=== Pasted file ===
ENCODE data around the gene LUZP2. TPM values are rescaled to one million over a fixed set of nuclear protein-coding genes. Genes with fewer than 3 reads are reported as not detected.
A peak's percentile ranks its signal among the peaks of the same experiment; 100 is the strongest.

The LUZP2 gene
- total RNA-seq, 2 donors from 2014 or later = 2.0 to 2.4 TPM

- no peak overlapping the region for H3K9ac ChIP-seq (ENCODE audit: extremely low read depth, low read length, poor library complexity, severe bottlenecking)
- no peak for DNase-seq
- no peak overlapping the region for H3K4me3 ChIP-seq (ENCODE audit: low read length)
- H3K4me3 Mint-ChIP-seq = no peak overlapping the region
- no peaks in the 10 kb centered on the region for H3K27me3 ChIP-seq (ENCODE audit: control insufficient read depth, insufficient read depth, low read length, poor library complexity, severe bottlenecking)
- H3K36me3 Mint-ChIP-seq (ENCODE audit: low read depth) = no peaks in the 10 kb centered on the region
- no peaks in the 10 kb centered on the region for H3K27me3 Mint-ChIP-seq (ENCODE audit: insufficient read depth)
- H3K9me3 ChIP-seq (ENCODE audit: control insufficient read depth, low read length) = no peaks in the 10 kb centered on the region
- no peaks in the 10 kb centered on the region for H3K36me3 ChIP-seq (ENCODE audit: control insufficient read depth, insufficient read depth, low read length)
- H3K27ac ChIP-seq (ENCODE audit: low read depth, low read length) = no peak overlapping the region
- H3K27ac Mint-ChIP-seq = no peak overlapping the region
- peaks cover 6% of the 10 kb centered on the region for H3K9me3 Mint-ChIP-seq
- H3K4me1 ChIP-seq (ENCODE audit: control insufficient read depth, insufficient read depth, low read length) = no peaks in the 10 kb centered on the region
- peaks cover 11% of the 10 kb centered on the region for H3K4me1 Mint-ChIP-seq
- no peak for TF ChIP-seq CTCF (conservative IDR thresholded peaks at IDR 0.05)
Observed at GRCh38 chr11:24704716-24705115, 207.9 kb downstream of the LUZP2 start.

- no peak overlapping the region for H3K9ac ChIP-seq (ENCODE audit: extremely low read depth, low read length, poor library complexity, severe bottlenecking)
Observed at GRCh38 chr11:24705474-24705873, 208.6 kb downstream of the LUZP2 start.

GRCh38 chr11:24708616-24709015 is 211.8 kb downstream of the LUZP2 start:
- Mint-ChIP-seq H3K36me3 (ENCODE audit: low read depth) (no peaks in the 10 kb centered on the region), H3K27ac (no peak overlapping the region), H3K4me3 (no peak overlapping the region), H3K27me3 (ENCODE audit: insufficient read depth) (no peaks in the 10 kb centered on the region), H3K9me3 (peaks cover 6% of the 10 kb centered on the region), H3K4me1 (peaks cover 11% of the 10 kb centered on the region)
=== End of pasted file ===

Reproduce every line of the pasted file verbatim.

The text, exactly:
ENCODE data around the gene LUZP2. TPM values are rescaled to one million over a fixed set of nuclear protein-coding genes. Genes with fewer than 3 reads are reported as not detected.
A peak's percentile ranks its signal among the peaks of the same experiment; 100 is the strongest.

The LUZP2 gene
- total RNA-seq, 2 donors from 2014 or later = 2.0 to 2.4 TPM

- no peak overlapping the region for H3K9ac ChIP-seq (ENCODE audit: extremely low read depth, low read length, poor library complexity, severe bottlenecking)
- no peak for DNase-seq
- no peak overlapping the region for H3K4me3 ChIP-seq (ENCODE audit: low read length)
- H3K4me3 Mint-ChIP-seq = no peak overlapping the region
- no peaks in the 10 kb centered on the region for H3K27me3 ChIP-seq (ENCODE audit: control insufficient read depth, insufficient read depth, low read length, poor library complexity, severe bottlenecking)
- H3K36me3 Mint-ChIP-seq (ENCODE audit: low read depth) = no peaks in the 10 kb centered on the region
- no peaks in the 10 kb centered on the region for H3K27me3 Mint-ChIP-seq (ENCODE audit: insufficient read depth)
- H3K9me3 ChIP-seq (ENCODE audit: control insufficient read depth, low read length) = no peaks in the 10 kb centered on the region
- no peaks in the 10 kb centered on the region for H3K36me3 ChIP-seq (ENCODE audit: control insufficient read depth, insufficient read depth, low read length)
- H3K27ac ChIP-seq (ENCODE audit: low read depth, low read length) = no peak overlapping the region
- H3K27ac Mint-ChIP-seq = no peak overlapping the region
- peaks cover 6% of the 10 kb centered on the region for H3K9me3 Mint-ChIP-seq
- H3K4me1 ChIP-seq (ENCODE audit: control insufficient read depth, insufficient read depth, low read length) = no peaks in the 10 kb centered on the region
- peaks cover 11% of the 10 kb centered on the region for H3K4me1 Mint-ChIP-seq
- no peak for TF ChIP-seq CTCF (conservative IDR thresholded peaks at IDR 0.05)
Observed at GRCh38 chr11:24704716-24705115, 207.9 kb downstream of the LUZP2 start.

- no peak overlapping the region for H3K9ac ChIP-seq (ENCODE audit: extremely low read depth, low read length, poor library complexity, severe bottlenecking)
Observed at GRCh38 chr11:24705474-24705873, 208.6 kb downstream of the LUZP2 start.

GRCh38 chr11:24708616-24709015 is 211.8 kb downstream of the LUZP2 start:
- Mint-ChIP-seq H3K36me3 (ENCODE audit: low read depth) (no peaks in the 10 kb centered on the region), H3K27ac (no peak overlapping the region), H3K4me3 (no peak overlapping the region), H3K27me3 (ENCODE audit: insufficient read depth) (no peaks in the 10 kb centered on the region), H3K9me3 (peaks cover 6% of the 10 kb centered on the region), H3K4me1 (peaks cover 11% of the 10 kb centered on the region)